Davie Boies, Boies, Schiller & Flexner
Davie Boies, Boies, Schiller & Flexner ()

SAN FRANCISCO — Their resources spent after years of litigation, a pair of inventors accused of patenting an idea swiped from law firm files have let go of their attorneys to run their own defense.

Their courtroom adversary is someone even a tested trial lawyer might find intimidating: David Boies.

Richard Fuisz and his son, Joseph, are confronting the famous litigator, as well as tawdry allegations of theft and betrayal, in a trial that kicked off in San Jose federal court this week. Boies’ client, Theranos Inc., a high-profile medical testing startup, claims that the Fuiszes copied its invention for a cutting-edge personalized medicine system with the help of a family member working at McDermott, Will & Emery.

Joseph Fuisz, a Columbia Law School graduate, said in an interview that the accusations against his family are “preposterous,” but played up the David vs. Goliath feel of his predicament.

“We do have some severe structural imbalances as it were in terms of the advocacy horsepower,” he said. “On a level playing field … I would not be concerned about this case.”

Theranos’ patent applications were prosecuted by McDermott, where John Fuisz—Richard’s son and Joseph’s older brother—was once a partner.

The Palo Alto startup alleges that John Fuisz funneled confidential documents to Richard and Joseph that allowed them to obtain a patent that is a shameless copy of Theranos’ technology.

Both the firm and John Fuisz deny any wrongdoing and note that malpractice claims against them were tossed out. “Obviously, the misappropriation or theft theory is entirely without basis,” says Joseph Fuisz. “The plaintiff essentially relies on innuendo and paid expert reports.”

Theranos seeks to either invalidate the patent or substitute its founder, Elizabeth Holmes, as the inventor, in addition to recouping any revenue generated by the patent.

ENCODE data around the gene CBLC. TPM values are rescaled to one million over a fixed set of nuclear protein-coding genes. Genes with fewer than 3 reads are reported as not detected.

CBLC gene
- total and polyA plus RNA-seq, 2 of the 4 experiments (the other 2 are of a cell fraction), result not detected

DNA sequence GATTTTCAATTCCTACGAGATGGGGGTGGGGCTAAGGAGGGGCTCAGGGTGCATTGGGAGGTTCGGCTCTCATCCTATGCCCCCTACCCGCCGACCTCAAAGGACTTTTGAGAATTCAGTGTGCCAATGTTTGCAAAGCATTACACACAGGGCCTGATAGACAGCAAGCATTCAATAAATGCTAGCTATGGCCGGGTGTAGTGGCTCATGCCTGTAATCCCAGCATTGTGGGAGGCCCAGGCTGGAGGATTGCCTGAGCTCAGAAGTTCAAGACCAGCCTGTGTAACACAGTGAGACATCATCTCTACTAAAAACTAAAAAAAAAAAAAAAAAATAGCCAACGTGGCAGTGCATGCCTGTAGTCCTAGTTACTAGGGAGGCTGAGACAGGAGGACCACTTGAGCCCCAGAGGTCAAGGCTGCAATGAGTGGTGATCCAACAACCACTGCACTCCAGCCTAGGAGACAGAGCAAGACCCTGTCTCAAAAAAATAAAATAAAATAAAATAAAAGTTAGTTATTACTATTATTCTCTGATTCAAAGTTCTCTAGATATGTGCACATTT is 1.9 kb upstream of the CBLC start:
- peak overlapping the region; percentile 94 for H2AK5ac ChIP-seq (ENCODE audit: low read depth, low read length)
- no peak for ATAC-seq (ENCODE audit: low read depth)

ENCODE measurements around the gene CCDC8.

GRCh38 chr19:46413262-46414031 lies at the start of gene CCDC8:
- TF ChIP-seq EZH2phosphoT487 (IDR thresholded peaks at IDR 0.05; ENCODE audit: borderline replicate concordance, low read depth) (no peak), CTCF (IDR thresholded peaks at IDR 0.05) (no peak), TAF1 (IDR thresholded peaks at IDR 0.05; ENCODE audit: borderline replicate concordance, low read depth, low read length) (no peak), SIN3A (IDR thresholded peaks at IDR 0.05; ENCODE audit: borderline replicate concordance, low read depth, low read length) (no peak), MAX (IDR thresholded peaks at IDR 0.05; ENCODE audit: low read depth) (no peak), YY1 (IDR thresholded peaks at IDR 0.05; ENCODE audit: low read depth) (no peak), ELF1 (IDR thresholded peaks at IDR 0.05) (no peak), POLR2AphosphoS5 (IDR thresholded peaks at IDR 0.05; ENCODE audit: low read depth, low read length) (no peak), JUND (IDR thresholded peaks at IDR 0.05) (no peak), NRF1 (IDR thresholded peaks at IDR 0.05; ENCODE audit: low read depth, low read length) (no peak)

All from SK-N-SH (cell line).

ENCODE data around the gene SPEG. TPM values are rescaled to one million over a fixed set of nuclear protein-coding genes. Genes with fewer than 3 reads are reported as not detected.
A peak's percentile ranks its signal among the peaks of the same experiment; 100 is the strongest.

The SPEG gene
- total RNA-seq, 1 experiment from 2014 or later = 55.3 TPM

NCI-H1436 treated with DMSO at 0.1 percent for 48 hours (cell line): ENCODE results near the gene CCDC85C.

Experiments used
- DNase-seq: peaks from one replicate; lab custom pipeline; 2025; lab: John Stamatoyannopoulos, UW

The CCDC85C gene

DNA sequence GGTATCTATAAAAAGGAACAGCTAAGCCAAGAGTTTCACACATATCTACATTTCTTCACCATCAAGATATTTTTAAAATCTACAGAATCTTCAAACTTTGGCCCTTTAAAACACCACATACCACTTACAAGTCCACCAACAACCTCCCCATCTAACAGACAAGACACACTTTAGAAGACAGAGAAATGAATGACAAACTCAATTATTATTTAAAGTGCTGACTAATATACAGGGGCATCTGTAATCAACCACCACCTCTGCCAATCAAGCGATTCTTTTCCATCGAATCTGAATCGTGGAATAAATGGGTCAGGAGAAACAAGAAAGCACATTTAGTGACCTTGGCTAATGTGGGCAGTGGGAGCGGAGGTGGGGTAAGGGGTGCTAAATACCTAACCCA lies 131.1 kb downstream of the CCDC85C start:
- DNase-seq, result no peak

Jury selection in Theranos v. Fuisz, 11-5236, began Wednesday in U.S. Magistrate Judge Paul Grewal’s courtroom, and opening statements are expected on Thursday morning.

Richard and Joseph Fuisz filed a motion to go pro se in December, writing that they had already blown through more than $1 million defending the case and could not afford to spend more. The pair—who run various businesses such as Fuisz Pharma and also license and sell their patents—had been represented by Banie & Ishimoto of Campbell, Calif.

In a declaration accompanying the motion, Joseph Fuisz accused Theranos of trying to drag out the case and drive up the costs by refusing to limit discovery, spurning mediation and trying to delay the trial.

“My resources are finite,” wrote Joseph Fuisz, who lives in Surfside, Fla. “It’s not realistic for me—as a cost and economic matter—to employ counsel to defend this case.”

Boies declined to comment through a firm spokeswoman.

Theranos and Holmes, the company’s 30-year-old CEO, have captured interest in the Valley and beyond, nabbing a September feature in The Wall Street Journal. With just one drop of blood, the company can run dozens of tests.

Holmes, who dropped out of Stanford University to found Theranos in 2003, had ties to the Fuisz family before the discord erupted. She and her parents lived near the Fuiszes until she was 3, and the families remained in touch. Richard Fuisz, a prolific inventor, offered to help Holmes with Theranos, according to the company’s court papers, but wasn’t taken up on the offer.

Holmes hired McDermott to help manage Theranos’ intellectual property in 2003, apparently without realizing that John Fuisz was an IP litigation partner there. She now alleges that John passed her confidential files on to his family. Both electronic and hard copies of Theranos documents would have been accessible to any McDermott partner, according to the company’s trial brief.